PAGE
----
BAI lawyers have continued to fight for the human rights of prisoners languishing in Haitian jails through our Prison Project. Since the earthquake, BAI Attorneys have assisted several unjustly held prisoners obtain release and return to their families. For example, in March, the BAI secured dismissal of charges brought against a woman arrested and charged with murder after she killed her husband in self-defense during a particularly brutal attack. Victories like these demonstrate the importance of our medical-legal collaboration with Partners in Health and show that the justice system in Haiti can be made to work for the poor if pushed. We will continue to fight so that imprisoned men and women receive the fair process they deserve and the unjustly imprisoned return to their families. The importance of our efforts to reduce prison population and improve conditions was highlighted by recent reports of the January 19 prison massacre in Les Cayes.
The HHRPP is fulfilling our goal of creating a corps of trained, public interest attorneys in Haiti. We have young, idealistic lawyers working in all three pilot locations, St. Marc, Hinche and Mirebalais. Thanks to theInternational Senior Lawyers Project, Canadian defense attorney Daniel Tardif recently spent a month in Haiti training our lawyers on criminal defense techniques.
Making Our Voices Heard on a Global Scale
As the proverb goes, à quelque chose malheur est bon, or every cloud has a silver lining. The world’s spotlight is on Haiti, and we are using this opportunity to make our voice, and the voices of our grassroots collaborators in Haiti, heard. In the last five months, we have: met with several members of Congress and top Administration officials, testified before the Inter-American Commission on Human Rights, participated in an NGO consultation hosted by the UN Office of the Special Envoy, been regularly quoted in the press, appeared on radio programs throughout the world, and at the request of the New York Times, selected important articles for the Times’ on-line Haiti Earthquake section. We will continue to apply pressure among powerful actors in the international community and work to ensure that justice and human rights in Haiti stay on the world’s radar screen.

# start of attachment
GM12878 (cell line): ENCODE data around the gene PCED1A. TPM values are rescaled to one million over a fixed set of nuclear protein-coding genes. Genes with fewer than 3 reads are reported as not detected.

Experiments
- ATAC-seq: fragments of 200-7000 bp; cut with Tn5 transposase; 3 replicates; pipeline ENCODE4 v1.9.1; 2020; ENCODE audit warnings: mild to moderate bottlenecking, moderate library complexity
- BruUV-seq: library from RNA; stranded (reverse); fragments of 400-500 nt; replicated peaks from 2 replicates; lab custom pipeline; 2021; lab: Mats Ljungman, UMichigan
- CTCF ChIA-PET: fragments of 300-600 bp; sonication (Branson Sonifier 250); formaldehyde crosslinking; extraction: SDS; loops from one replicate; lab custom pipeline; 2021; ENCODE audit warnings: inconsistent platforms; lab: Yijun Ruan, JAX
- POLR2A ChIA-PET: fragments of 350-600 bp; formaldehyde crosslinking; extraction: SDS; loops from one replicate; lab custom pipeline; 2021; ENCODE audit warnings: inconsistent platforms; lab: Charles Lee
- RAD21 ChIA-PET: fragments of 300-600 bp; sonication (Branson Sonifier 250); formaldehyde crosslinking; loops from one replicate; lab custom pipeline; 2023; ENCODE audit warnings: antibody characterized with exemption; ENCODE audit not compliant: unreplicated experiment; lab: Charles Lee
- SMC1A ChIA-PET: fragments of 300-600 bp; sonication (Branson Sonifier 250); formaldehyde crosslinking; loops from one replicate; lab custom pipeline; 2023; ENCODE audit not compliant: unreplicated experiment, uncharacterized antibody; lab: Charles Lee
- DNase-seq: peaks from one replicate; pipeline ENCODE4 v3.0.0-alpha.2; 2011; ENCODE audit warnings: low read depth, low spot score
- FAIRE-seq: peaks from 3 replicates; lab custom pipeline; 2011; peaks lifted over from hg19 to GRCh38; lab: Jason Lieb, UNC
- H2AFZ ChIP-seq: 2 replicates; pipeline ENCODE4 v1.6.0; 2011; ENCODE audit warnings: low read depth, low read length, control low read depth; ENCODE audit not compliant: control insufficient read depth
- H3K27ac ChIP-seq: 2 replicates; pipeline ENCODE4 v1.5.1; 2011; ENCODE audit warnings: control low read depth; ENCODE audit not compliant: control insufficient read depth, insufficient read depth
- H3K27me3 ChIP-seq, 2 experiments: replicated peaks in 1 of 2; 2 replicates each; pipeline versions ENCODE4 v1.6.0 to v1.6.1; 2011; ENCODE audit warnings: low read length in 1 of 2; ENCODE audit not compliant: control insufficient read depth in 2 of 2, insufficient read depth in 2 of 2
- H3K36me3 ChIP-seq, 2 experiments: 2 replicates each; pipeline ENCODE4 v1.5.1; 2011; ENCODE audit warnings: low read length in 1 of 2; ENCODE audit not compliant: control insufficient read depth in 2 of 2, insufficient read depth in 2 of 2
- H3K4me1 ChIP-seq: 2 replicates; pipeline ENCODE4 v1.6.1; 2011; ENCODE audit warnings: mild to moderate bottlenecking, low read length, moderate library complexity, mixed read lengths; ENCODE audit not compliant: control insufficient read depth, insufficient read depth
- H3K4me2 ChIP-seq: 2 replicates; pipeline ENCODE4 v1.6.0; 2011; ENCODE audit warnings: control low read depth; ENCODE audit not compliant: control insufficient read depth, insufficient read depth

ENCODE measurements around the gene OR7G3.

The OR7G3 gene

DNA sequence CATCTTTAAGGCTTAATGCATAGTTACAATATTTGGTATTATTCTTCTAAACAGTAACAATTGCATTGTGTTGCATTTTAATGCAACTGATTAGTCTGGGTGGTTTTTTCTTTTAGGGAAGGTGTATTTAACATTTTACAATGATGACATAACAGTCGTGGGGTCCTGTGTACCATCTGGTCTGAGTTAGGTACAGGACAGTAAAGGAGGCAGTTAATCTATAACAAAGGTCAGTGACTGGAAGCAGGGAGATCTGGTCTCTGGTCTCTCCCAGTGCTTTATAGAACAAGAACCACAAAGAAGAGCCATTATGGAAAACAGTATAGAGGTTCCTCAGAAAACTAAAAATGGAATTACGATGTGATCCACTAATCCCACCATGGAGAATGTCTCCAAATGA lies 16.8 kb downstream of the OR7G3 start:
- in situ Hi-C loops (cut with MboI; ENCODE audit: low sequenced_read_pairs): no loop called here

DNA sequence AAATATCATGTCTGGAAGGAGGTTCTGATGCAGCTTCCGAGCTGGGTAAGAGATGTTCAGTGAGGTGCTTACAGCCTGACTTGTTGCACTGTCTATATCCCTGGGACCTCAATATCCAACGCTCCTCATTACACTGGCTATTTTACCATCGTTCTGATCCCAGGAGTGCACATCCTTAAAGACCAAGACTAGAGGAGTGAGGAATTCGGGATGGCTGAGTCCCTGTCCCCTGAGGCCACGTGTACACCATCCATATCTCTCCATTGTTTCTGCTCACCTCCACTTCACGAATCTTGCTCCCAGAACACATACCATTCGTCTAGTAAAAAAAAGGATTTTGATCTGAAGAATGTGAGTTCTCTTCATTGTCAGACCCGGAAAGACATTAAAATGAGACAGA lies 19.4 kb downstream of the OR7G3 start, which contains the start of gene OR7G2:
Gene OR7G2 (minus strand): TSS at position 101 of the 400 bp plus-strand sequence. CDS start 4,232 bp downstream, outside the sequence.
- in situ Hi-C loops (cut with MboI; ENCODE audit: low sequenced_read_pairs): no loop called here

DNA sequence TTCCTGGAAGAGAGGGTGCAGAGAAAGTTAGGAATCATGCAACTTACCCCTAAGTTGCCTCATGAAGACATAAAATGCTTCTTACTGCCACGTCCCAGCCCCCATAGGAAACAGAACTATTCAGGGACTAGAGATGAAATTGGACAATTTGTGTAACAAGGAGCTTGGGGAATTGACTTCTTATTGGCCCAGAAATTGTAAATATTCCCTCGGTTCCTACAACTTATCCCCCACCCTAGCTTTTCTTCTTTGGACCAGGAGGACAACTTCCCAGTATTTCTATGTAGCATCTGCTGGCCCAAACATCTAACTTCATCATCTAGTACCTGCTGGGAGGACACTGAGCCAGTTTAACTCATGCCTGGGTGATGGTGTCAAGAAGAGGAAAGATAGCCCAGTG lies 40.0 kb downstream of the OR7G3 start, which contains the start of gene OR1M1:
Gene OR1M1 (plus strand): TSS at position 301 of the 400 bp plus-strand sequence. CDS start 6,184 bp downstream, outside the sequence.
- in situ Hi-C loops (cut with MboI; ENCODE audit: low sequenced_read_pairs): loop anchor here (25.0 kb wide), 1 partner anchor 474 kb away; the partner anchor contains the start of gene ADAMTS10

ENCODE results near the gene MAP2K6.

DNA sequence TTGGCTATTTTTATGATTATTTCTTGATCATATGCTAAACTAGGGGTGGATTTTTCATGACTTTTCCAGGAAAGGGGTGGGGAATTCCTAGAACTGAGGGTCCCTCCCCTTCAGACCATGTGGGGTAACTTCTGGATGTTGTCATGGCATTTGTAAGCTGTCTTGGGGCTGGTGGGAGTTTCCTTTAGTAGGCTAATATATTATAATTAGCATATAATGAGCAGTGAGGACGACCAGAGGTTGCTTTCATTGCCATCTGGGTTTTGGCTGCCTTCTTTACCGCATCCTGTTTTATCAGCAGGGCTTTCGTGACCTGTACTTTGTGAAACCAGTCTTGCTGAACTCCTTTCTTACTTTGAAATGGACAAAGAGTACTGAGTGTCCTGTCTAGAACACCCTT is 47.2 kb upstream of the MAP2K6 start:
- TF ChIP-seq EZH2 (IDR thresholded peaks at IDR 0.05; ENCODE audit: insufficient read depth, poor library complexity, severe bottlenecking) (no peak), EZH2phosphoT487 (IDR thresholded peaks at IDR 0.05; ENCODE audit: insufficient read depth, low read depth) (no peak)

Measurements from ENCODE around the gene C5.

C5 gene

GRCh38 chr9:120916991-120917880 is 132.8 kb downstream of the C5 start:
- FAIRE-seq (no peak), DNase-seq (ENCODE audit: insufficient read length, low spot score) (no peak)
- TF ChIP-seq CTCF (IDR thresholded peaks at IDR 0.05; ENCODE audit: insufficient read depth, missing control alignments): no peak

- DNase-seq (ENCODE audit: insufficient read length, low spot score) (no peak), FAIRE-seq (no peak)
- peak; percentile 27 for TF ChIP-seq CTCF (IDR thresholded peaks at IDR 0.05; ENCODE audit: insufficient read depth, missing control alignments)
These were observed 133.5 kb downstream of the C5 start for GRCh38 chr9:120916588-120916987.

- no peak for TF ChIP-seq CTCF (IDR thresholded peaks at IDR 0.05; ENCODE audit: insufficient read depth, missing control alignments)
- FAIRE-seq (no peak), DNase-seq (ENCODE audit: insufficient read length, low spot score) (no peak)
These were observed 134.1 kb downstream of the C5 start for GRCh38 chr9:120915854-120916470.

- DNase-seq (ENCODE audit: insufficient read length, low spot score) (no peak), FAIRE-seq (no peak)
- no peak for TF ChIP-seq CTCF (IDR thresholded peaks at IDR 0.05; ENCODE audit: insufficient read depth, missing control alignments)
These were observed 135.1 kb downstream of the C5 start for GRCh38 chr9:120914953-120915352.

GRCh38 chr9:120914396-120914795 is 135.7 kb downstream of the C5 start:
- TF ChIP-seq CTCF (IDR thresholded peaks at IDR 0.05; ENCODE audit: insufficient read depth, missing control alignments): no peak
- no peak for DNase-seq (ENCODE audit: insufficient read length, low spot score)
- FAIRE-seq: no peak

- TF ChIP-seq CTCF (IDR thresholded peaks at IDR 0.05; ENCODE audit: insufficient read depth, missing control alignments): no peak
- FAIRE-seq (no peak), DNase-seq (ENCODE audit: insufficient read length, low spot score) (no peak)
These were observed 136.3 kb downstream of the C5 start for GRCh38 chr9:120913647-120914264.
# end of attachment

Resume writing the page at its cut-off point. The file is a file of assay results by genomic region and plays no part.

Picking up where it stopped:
Table of Contents
IJDH is moving from rural Oregon to Boston in July!
We are excited for this opportunity to build capacity, work more closely with our partners and step-up our advocacy efforts on the East Coast.
We do not have a physical address yet, but our mailing address is now P.O. Box 52115, Boston, MA 02205-2115, our telephone number is (617) 652-0876.
We are excited to welcome the newest additions to our staff in the U.S. and Haiti: Nicole Phillips, Esq. and Jocie Philisten!
– Brian Concannon Jr., Esq.
– Paul Farmer, MD, PhD
– Laura Flynn, MFA
– Ira Kurzban, Esq.
– Bryan Stevenson, Esq.
– Irwin Stotzky, Esq.
Consider making a donation to IJDH. We will work to make sure your generosity is turned into tangilbe justice for Haiti’s poor, the hardest hit victims of the recent earthquake. Read what they’re saying about us on Philan-thropedia.
Sign up for our Half Hour for Haiti Action Alerts and spend 30 minutes a month writing to your represen-tative, signing meaningful petitions or reading a thought provoking article.